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Capoeira: From Slave Combat Game to Global Martial Art  

Matthias Röhrig Assunção

Capoeira is a martial art that developed from combat games enslaved Africans brought to Brazil. It is systematically documented since the beginning of the 19th century in Rio de Janeiro and later in other port cities. During the 19th century capoeira was increasingly practiced by the poor free people, black and of mixed ancestry, and also by white immigrants. Capoeira gangs controlled their territories against intruders and allied with political parties until the Republican purge of 1890. Capoeira survived best in Bahia, where it remained more associated with other forms of Afro-Brazilian culture and acquired many of its features still extant in present-day capoeira. From the 1930s onward, capoeira masters such as Bimba and Pastinha modernized capoeira, leading to the emergence of the Regional and Angola styles. Bahian capoeiristas migrated to Rio de Janeiro and São Paulo in search of better opportunities during the 1950–1970s. There they and their students developed what later became known as “Contemporary capoeira” (Capoeira Contemporânea) which is the most practiced style today. Capoeira was and is practiced in various ways: as a friendly game or as a fight, as a combat sport, or as an Afro-Brazilian cultural activity. Since the 1980s, capoeira has undergone a process of globalization and is now practiced in many countries around the world. Capoeira is the only martial art of the African Diaspora that is known and practiced worldwide. Writing on Capoeira has rapidly grown in a number of disciplines, leading to the constitution of its own interdisciplinary field of study.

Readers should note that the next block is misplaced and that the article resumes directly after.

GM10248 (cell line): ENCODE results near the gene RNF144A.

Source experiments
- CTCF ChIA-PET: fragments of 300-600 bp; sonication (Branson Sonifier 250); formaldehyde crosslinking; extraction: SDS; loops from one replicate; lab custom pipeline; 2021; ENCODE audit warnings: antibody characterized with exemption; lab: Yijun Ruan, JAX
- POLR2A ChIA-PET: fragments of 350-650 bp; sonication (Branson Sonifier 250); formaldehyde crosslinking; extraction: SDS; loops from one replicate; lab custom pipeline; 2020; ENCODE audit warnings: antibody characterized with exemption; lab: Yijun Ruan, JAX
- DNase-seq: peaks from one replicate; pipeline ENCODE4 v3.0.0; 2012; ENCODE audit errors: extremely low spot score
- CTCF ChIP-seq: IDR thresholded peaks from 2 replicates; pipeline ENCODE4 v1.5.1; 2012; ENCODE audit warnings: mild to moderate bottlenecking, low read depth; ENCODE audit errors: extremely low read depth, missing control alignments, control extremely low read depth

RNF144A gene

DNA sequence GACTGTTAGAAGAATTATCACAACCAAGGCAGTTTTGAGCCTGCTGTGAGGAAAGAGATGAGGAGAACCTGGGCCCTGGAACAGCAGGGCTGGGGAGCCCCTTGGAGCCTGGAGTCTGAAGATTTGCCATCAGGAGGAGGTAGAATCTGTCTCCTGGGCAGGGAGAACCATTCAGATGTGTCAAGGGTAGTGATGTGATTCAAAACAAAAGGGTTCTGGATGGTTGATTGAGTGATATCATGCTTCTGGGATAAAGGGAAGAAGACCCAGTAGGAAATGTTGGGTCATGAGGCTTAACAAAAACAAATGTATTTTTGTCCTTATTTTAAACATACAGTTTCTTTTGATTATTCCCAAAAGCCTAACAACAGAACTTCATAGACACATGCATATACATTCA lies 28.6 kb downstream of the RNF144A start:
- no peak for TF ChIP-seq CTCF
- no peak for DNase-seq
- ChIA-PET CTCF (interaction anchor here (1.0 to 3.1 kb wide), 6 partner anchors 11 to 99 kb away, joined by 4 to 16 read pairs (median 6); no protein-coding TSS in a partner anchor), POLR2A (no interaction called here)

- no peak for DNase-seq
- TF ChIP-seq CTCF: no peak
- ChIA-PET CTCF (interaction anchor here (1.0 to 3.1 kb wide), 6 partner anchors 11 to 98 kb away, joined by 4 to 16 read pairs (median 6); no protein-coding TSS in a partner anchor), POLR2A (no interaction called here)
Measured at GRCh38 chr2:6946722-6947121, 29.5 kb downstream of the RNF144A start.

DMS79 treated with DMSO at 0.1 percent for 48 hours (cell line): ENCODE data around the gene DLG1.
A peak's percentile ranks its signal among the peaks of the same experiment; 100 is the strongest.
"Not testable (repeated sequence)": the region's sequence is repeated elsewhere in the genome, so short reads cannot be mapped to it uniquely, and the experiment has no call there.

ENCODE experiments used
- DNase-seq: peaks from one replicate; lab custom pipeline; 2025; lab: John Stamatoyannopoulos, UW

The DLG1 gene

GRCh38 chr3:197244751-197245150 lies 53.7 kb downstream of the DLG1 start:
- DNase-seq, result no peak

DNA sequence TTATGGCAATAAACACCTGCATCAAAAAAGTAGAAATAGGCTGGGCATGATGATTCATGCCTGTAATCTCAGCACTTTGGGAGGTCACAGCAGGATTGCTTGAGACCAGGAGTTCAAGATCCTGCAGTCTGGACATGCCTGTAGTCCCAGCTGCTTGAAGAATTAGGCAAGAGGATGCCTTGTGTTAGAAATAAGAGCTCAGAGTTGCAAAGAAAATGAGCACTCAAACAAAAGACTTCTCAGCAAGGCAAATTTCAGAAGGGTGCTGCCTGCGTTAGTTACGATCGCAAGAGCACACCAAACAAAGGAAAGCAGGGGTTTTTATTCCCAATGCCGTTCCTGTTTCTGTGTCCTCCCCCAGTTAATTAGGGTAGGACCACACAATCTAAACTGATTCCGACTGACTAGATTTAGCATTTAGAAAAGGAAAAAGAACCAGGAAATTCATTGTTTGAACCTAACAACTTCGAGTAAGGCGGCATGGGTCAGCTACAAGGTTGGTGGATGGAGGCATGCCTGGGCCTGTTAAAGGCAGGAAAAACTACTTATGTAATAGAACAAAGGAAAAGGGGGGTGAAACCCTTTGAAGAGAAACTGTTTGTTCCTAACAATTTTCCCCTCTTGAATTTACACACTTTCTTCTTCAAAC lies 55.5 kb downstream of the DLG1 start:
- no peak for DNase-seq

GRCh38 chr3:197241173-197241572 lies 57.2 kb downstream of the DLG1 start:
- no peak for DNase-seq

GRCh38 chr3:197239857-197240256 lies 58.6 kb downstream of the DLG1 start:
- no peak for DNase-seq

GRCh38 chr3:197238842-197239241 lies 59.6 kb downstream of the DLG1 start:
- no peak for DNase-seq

Article

The Paraguayan Illustrated Press during the War of the Triple Alliance  

Leonardo de Oliveira Silva

The War of the Triple Alliance converted Paraguay into a scene of devastation. The conflict with Argentina, Brazil, and Uruguay—the Triple Alliance—resulted in innumerous killings and the destruction of Paraguay’s economy as well as its natural and urban spaces. Halfway through the war, when the imminent collapse of the country was evident, Paraguayan president Francisco Solano López brought together a group of intellectuals to establish an illustrated press to boost the troops’ morale while criticizing and ridiculing the enemy. In only a few months, Paraguay saw the creation of three illustrated periodicals: El Centinela (April 1867–February 1868), Cabichuí (May 1867–August 1868), and Cacique Lambaré (July 1867–September 1868). Publishing texts and cartoons, these newspapers played a crucial role in engaging the heterogenous Paraguayan population while solidifying racial discrimination against Afrodescendants. The legacy of these illustrated publications was the increased valorization of the Paraguayan identity (which was fundamental during the reconstruction years). On the other hand, this state-controlled press promoted discrimination against groups portrayed as not belonging to the Paraguayan self-image.